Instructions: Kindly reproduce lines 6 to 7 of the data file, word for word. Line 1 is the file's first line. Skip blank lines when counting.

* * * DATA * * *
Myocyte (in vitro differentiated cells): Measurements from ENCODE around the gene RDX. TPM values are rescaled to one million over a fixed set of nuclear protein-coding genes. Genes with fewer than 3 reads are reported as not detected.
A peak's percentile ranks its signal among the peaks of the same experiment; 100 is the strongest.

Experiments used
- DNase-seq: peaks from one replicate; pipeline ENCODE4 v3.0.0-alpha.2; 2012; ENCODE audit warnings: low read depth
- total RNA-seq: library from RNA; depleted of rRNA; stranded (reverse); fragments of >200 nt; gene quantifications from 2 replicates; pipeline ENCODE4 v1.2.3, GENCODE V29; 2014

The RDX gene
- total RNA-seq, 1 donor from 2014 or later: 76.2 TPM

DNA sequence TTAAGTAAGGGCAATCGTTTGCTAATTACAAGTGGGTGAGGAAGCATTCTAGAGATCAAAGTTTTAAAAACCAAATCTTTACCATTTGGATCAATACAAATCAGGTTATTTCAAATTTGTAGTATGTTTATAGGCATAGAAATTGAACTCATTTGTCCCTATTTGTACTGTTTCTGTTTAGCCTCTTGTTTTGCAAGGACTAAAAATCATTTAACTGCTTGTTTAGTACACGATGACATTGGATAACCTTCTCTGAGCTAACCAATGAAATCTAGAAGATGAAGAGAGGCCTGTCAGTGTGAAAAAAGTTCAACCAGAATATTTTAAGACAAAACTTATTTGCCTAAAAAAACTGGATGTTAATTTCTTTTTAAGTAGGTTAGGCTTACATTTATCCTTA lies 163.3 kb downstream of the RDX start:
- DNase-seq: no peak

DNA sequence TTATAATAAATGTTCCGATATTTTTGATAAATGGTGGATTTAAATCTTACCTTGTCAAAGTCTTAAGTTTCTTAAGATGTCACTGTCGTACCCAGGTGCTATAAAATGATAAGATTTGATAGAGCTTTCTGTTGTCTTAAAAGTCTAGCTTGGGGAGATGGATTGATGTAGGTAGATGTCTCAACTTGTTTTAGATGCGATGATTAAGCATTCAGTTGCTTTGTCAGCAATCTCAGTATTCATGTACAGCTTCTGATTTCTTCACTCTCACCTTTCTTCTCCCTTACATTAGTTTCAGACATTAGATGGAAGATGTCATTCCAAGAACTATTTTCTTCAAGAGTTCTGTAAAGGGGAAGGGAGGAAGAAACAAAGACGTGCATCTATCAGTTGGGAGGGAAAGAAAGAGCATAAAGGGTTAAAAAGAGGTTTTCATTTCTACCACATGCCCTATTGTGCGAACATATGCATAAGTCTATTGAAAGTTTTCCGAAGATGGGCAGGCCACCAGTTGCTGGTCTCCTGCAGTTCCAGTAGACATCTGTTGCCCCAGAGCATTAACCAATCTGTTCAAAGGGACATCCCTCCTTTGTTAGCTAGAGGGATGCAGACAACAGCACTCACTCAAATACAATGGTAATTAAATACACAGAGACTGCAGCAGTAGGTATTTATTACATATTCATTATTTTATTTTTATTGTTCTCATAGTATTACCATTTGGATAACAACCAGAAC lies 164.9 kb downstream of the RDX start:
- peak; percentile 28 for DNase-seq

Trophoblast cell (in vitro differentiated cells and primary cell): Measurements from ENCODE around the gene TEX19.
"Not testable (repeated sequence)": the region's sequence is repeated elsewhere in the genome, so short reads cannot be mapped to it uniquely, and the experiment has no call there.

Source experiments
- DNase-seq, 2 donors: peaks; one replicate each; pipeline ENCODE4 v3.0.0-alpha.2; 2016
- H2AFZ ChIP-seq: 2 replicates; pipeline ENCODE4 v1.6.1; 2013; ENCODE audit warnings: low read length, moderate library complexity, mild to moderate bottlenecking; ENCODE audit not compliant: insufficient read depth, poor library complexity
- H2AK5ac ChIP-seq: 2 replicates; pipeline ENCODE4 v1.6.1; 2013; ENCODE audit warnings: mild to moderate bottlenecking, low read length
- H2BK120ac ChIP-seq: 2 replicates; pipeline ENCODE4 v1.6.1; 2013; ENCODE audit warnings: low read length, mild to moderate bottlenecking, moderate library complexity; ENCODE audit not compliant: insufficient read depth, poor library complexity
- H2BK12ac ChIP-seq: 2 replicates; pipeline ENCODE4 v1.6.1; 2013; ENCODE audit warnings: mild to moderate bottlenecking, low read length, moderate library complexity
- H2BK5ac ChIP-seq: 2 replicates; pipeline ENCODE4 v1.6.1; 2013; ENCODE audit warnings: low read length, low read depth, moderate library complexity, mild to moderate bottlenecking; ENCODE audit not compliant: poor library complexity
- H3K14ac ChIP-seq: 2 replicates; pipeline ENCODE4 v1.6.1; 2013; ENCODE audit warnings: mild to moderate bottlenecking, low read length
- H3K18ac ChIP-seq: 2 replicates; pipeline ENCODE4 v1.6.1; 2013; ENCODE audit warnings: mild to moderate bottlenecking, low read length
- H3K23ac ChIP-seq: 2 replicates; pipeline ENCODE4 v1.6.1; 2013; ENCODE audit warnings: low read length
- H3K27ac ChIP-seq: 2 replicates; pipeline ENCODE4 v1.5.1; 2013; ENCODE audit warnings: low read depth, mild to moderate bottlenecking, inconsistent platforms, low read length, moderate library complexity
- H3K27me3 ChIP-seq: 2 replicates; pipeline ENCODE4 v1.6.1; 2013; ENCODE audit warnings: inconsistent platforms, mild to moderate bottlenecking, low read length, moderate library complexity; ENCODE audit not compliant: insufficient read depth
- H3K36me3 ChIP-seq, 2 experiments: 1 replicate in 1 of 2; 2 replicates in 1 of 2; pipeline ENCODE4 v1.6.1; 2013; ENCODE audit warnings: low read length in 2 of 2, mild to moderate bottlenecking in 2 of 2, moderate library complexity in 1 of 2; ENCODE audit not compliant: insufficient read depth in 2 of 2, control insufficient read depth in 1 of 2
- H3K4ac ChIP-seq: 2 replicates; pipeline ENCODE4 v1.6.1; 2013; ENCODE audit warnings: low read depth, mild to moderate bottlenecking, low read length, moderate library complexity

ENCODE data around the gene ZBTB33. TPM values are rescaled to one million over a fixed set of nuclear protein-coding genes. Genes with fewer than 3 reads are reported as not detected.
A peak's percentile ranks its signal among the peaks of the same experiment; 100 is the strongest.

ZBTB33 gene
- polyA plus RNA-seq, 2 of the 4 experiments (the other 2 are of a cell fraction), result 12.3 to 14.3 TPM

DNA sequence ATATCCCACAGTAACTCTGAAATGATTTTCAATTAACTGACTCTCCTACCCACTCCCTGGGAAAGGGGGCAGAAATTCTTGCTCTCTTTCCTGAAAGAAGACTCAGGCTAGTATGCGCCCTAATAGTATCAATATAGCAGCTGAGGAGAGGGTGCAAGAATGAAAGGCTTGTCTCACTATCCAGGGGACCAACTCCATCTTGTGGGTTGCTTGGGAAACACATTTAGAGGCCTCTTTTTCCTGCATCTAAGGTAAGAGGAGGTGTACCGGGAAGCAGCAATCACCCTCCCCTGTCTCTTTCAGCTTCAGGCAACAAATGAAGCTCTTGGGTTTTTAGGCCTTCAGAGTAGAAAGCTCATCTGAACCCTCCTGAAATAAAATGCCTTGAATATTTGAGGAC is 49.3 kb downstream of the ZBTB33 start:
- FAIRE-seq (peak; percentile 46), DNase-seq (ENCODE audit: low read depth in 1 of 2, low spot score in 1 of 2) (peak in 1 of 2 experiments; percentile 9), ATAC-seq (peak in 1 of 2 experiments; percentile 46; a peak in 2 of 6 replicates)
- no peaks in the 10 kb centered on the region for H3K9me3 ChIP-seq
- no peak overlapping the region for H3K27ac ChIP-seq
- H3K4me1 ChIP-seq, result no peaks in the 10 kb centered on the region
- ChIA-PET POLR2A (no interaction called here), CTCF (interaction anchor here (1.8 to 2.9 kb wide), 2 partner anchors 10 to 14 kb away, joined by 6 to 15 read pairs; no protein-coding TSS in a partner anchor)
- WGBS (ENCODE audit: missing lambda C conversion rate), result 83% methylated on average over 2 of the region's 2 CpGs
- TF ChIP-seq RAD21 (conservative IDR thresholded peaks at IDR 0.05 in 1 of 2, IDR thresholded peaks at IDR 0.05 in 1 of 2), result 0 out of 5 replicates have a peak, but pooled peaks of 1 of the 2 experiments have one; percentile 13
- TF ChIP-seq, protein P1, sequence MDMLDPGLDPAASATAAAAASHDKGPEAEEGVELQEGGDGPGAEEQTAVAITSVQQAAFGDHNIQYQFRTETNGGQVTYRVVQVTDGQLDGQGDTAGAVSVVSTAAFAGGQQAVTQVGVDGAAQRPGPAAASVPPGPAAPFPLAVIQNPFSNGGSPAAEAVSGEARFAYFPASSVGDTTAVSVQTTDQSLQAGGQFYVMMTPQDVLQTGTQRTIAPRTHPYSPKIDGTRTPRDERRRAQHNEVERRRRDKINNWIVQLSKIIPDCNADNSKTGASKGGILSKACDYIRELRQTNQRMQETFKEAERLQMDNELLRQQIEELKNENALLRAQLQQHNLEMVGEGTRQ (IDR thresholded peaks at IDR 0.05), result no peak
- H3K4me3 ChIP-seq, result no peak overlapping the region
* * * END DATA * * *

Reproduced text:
The RDX gene
- total RNA-seq, 1 donor from 2014 or later: 76.2 TPM